One of the motivations for establishing CIRA in 2008 was to contribute high-impact engineering and science to the international SKA project.
CIRA has taken a leading role through its involvement in SKA pre-construction consortia and high-profile work packages, with its operations of the Murchison Widefield Array SKA precursor telescope, and through its integral role in the construction and operation of SKA_LOW aperture array verification systems near the Western Australia SKA site.
CIRA now consists of over 50 scientific and engineering staff engaged across a broad spectrum of activities, many straddling both disciplines.
Scientific staff undertake research into accreting black holes, the evolution of galaxies, the formation of the first structures and luminous objects in the Universe, and pulsars and transient phenomena. They have assumed leading roles in advising the SKA organisation on scientific priorities and providing input to the instrument’s technical specifications.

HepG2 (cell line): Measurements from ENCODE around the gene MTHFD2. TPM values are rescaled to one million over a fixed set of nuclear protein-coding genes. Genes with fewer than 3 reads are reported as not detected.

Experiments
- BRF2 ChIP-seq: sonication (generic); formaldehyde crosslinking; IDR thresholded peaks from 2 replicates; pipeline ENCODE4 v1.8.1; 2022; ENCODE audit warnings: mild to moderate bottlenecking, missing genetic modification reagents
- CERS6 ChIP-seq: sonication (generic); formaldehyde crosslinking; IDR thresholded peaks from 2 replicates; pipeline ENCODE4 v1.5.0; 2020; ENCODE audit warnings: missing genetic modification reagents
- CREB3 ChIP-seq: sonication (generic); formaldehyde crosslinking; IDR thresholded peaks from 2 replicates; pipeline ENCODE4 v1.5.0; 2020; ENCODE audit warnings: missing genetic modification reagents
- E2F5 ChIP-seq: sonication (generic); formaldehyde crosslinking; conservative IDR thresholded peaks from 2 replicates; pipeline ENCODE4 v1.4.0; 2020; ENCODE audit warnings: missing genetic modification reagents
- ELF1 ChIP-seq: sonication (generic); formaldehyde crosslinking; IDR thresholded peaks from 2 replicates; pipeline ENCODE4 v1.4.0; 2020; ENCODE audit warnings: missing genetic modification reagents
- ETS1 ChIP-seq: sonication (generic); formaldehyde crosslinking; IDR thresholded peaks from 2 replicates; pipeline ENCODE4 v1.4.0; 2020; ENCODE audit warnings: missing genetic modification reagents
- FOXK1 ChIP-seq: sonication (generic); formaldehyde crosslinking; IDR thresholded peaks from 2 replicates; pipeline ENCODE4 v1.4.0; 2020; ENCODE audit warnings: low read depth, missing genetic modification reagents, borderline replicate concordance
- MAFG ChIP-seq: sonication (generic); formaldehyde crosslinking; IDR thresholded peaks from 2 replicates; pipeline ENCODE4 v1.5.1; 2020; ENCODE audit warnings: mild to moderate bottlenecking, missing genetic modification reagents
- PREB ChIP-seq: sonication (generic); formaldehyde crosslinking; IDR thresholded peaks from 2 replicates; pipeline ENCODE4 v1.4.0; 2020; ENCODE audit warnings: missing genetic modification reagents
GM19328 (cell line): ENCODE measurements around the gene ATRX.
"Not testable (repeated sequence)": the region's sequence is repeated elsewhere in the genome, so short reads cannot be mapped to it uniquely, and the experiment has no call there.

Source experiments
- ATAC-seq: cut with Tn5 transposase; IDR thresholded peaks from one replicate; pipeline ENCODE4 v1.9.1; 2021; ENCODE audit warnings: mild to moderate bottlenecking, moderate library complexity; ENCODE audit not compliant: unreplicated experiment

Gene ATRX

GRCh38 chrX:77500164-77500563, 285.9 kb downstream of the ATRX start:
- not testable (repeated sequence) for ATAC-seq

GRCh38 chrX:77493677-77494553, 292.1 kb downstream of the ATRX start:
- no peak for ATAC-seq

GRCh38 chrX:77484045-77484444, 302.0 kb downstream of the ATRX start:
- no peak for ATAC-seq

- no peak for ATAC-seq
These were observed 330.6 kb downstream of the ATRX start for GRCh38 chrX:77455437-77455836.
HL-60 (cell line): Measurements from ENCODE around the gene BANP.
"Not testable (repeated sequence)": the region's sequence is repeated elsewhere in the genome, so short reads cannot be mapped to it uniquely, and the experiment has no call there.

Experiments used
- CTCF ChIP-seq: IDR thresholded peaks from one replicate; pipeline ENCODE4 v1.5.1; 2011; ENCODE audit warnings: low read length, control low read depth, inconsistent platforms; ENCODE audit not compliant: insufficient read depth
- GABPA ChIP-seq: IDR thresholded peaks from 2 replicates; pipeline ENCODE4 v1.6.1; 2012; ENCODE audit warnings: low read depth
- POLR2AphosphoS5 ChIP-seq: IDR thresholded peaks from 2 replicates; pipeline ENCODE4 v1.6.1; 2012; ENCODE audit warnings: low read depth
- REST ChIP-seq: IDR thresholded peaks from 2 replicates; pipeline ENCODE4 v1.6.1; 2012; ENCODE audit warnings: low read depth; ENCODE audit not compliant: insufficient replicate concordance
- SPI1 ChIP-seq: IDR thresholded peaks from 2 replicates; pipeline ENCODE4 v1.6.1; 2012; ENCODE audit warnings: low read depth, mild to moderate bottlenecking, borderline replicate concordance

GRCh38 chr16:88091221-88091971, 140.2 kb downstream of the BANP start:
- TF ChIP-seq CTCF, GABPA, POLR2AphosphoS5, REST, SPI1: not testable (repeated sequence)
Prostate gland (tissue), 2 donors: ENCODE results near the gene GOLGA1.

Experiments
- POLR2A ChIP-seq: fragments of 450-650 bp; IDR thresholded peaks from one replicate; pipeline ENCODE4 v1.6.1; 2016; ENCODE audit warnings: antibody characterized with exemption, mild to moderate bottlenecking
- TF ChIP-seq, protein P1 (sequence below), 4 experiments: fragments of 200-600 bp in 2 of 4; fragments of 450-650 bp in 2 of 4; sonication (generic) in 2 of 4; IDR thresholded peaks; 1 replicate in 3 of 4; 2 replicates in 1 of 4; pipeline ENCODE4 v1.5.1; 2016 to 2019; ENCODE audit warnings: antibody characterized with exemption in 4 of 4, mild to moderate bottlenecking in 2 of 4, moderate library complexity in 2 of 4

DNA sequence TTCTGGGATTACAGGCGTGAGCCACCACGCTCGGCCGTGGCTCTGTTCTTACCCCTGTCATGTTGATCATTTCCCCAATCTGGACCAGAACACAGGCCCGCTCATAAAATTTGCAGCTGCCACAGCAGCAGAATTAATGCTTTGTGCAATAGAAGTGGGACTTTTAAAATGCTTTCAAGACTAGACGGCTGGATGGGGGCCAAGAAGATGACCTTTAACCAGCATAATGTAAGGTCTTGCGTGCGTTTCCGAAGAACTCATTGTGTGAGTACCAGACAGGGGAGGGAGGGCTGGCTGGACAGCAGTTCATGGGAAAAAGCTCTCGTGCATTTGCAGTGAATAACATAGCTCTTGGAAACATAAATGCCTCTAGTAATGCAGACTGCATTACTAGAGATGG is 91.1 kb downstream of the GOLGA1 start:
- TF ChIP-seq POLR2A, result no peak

CIRA’s engineering staff deploy and operation instrumentation for the MWA and SKA test arrays, and research, develop and test new technology for radio astronomy in the twenty first century. They interact with government and industry organisations to solve the formidable engineering challenges of realising a mega-science project on the scale of the SKA.